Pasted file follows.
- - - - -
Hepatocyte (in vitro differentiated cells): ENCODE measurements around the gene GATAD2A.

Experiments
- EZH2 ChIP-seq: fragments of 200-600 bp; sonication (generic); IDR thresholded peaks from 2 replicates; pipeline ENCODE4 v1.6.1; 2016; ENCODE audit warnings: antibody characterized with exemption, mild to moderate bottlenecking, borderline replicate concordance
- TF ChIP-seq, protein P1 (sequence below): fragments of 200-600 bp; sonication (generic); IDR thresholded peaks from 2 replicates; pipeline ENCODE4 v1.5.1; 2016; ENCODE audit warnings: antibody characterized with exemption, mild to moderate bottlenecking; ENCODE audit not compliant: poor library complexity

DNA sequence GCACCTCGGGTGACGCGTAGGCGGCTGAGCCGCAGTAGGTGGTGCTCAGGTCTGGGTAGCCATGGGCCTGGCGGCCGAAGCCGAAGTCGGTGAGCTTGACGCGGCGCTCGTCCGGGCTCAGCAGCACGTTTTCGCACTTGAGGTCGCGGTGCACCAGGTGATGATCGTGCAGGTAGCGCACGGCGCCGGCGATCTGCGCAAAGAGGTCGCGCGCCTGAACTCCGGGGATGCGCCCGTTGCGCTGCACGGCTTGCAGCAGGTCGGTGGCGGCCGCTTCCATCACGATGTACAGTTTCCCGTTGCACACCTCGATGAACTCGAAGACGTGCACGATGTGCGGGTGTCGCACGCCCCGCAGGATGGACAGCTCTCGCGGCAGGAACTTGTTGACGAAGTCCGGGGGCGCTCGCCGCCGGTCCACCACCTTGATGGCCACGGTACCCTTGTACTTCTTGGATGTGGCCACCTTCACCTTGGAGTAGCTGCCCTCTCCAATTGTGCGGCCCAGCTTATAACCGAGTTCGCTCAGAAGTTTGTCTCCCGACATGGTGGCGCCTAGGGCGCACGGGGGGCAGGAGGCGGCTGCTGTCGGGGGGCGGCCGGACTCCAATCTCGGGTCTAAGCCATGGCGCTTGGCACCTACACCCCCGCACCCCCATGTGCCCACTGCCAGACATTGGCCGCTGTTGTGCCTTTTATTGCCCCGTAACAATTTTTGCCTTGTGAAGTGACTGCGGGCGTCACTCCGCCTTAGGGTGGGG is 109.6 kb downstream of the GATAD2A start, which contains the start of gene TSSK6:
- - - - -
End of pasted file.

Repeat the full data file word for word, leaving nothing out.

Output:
Hepatocyte (in vitro differentiated cells): ENCODE measurements around the gene GATAD2A.

Experiments
- EZH2 ChIP-seq: fragments of 200-600 bp; sonication (generic); IDR thresholded peaks from 2 replicates; pipeline ENCODE4 v1.6.1; 2016; ENCODE audit warnings: antibody characterized with exemption, mild to moderate bottlenecking, borderline replicate concordance
- TF ChIP-seq, protein P1 (sequence below): fragments of 200-600 bp; sonication (generic); IDR thresholded peaks from 2 replicates; pipeline ENCODE4 v1.5.1; 2016; ENCODE audit warnings: antibody characterized with exemption, mild to moderate bottlenecking; ENCODE audit not compliant: poor library complexity

DNA sequence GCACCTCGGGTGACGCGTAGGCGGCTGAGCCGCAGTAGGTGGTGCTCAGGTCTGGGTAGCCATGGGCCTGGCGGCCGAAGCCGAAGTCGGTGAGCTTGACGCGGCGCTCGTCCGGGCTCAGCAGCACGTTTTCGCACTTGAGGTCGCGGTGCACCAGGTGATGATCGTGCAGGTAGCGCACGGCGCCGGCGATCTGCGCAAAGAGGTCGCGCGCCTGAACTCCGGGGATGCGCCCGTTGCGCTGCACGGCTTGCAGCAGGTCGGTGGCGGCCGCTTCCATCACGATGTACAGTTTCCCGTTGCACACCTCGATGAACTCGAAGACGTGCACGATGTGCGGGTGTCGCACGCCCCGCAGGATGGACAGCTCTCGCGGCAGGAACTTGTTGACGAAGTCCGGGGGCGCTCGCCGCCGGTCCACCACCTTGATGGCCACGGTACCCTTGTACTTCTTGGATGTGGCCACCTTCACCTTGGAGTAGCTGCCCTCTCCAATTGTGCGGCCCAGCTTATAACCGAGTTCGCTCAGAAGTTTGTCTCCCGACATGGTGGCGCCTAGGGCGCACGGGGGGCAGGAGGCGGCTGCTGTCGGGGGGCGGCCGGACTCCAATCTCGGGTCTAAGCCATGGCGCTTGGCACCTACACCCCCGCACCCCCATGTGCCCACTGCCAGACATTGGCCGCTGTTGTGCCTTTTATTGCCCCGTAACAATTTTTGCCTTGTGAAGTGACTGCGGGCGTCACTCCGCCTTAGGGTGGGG is 109.6 kb downstream of the GATAD2A start, which contains the start of gene TSSK6: